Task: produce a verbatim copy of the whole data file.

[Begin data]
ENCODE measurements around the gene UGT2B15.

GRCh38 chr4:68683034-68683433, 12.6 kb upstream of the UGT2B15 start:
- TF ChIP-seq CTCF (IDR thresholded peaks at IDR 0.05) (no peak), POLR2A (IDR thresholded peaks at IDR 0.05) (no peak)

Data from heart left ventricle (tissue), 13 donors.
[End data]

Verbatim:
ENCODE measurements around the gene UGT2B15.

GRCh38 chr4:68683034-68683433, 12.6 kb upstream of the UGT2B15 start:
- TF ChIP-seq CTCF (IDR thresholded peaks at IDR 0.05) (no peak), POLR2A (IDR thresholded peaks at IDR 0.05) (no peak)

Data from heart left ventricle (tissue), 13 donors.